Art is created as a reaction to the world, and exhibiting that work shares the artist’s perception to inspire conversation. The Selah Dance Collective, in conjunction with Nebula Dance Lab, presented Endgame, a contemporary dance showcase offering a broad range of reactions to art and politics: from choreographer Ashley McQueen’s “Plunge the Swamp,” a memorable commentary on Trump’s tendency toward diarrhea of the mouth, to “Endgame,” choreographed by Selah’s founder, Meredith Cabaniss, a piece inspired by the Samuel Beckett play of the same name (as well as the 1913 Armory art show in New York City that shocked the art world with unfamiliar techniques of exhibiting the human form). Endgame explored a world in which representational movement flows in and out of expected meaning and paired concepts and moods with unconventional counterparts.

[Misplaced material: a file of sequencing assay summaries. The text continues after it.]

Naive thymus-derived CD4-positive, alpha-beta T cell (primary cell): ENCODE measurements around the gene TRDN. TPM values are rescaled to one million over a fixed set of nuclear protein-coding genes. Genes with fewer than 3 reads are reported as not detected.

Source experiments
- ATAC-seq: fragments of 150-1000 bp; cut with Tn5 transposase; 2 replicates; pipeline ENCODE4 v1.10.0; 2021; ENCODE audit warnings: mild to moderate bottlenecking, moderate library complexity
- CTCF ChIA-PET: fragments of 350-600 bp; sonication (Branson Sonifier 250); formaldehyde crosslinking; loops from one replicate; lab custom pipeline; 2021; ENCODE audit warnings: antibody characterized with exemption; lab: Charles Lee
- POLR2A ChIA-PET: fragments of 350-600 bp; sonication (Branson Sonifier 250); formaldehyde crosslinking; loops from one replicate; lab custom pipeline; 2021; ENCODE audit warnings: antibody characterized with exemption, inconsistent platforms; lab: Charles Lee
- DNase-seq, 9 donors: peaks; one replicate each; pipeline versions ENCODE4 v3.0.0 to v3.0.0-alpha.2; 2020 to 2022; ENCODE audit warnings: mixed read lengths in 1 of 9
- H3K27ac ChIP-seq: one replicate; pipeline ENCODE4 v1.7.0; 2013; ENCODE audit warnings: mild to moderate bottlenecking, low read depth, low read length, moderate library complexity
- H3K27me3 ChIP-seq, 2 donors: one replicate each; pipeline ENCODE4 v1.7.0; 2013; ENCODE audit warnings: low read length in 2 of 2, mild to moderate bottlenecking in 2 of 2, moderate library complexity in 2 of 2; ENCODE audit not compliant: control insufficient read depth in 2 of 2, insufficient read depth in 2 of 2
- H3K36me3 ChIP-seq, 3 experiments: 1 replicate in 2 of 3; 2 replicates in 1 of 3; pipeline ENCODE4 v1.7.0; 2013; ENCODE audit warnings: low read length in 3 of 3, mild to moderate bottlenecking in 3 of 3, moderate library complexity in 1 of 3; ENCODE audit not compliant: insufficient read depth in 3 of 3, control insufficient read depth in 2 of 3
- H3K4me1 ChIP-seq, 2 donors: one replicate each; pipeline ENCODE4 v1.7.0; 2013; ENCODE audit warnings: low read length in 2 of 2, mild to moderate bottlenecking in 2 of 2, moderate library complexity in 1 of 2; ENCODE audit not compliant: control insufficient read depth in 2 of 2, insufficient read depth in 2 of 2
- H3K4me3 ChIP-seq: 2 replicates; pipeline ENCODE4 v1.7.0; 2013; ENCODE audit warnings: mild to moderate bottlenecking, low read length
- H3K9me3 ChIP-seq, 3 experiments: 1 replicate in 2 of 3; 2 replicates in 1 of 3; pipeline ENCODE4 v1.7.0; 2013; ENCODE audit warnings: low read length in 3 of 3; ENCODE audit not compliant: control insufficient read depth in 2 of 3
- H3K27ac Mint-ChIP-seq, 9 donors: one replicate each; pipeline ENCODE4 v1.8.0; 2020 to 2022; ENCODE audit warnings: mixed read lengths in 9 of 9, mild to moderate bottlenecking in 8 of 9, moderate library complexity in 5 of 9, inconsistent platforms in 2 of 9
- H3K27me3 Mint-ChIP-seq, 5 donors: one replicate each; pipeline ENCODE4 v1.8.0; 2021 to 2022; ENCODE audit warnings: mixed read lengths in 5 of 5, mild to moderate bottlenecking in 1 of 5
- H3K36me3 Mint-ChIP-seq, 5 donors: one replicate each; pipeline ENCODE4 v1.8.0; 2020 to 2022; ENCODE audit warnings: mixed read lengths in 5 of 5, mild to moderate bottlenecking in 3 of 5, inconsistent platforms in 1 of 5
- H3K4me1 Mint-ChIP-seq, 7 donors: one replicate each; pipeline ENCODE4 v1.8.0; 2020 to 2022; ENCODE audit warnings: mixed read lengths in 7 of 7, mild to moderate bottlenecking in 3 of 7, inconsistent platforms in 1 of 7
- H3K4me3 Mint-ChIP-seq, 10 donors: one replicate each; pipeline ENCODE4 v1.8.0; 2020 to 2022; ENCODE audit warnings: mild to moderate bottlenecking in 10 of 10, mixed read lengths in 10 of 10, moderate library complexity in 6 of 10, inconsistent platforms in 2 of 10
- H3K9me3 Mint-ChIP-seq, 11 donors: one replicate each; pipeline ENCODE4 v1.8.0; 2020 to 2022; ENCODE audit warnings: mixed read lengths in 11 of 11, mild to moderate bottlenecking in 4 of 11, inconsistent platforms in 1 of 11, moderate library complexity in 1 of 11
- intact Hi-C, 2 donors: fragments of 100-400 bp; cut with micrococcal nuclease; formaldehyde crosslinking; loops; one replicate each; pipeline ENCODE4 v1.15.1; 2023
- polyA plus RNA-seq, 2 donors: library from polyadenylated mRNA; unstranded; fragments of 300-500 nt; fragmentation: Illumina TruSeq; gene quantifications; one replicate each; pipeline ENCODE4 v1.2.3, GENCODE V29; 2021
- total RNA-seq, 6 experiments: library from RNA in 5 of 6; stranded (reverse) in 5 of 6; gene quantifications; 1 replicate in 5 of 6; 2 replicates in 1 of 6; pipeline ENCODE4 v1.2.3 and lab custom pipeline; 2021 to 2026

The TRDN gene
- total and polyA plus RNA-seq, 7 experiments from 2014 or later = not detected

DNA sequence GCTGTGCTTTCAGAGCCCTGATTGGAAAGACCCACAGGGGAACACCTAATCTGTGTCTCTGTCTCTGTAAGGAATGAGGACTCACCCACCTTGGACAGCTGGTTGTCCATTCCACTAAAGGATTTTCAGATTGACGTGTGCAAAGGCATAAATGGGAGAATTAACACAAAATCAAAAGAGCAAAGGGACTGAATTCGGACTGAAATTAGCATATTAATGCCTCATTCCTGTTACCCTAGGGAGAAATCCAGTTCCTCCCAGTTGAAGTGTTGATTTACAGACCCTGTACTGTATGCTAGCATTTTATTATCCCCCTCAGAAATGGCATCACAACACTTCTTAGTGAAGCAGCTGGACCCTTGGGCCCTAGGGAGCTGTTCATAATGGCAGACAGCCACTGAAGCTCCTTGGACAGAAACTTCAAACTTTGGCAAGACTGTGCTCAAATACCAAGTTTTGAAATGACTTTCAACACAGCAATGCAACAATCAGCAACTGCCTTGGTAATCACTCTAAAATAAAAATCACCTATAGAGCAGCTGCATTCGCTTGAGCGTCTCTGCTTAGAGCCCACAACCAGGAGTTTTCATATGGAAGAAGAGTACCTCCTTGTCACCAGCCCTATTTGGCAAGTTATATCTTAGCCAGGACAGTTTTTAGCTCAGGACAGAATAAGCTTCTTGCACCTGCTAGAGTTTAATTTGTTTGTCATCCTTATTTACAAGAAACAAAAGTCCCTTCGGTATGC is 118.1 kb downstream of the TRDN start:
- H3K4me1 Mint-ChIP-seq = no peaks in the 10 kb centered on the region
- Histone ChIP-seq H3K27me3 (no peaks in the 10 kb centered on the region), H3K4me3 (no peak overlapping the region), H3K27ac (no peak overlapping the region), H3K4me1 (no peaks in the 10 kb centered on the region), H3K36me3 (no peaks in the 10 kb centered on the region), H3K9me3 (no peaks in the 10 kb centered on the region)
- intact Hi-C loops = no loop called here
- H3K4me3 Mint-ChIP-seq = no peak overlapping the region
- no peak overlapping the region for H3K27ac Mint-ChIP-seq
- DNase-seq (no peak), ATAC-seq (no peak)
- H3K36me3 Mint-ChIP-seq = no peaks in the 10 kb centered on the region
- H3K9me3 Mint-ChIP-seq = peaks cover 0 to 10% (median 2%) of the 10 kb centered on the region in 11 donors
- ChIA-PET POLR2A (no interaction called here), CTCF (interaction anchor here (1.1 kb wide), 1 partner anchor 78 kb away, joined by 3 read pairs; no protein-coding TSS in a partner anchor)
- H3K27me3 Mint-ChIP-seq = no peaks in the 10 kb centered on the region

Conceptually interesting but, by design, varyingly inaccessible, Endgame featured a variety of contemporary pieces by choreographers Cabaniss, McQueen, Taylor Fisher, and Wilson Vu. An ambitious collection of work by talented dancers and choreographers, Endgame explored the balance between reality and societally constructed and perpetuated fictions. The concept of basing art on inspiration from other art suggests a captivating layering of concepts — Beckett’s Endgame is an absurdist view of the end of humanity — but such a broad creative stimulus left Endgame without blatant manifestation of theme. However, the conversation that Selah presented through this work is vital, and despite a consistent viewpoint, audiences learned that some art — especially art that is representational of a reaction to other art — can be a continuous conversation that constantly evolves with social perception.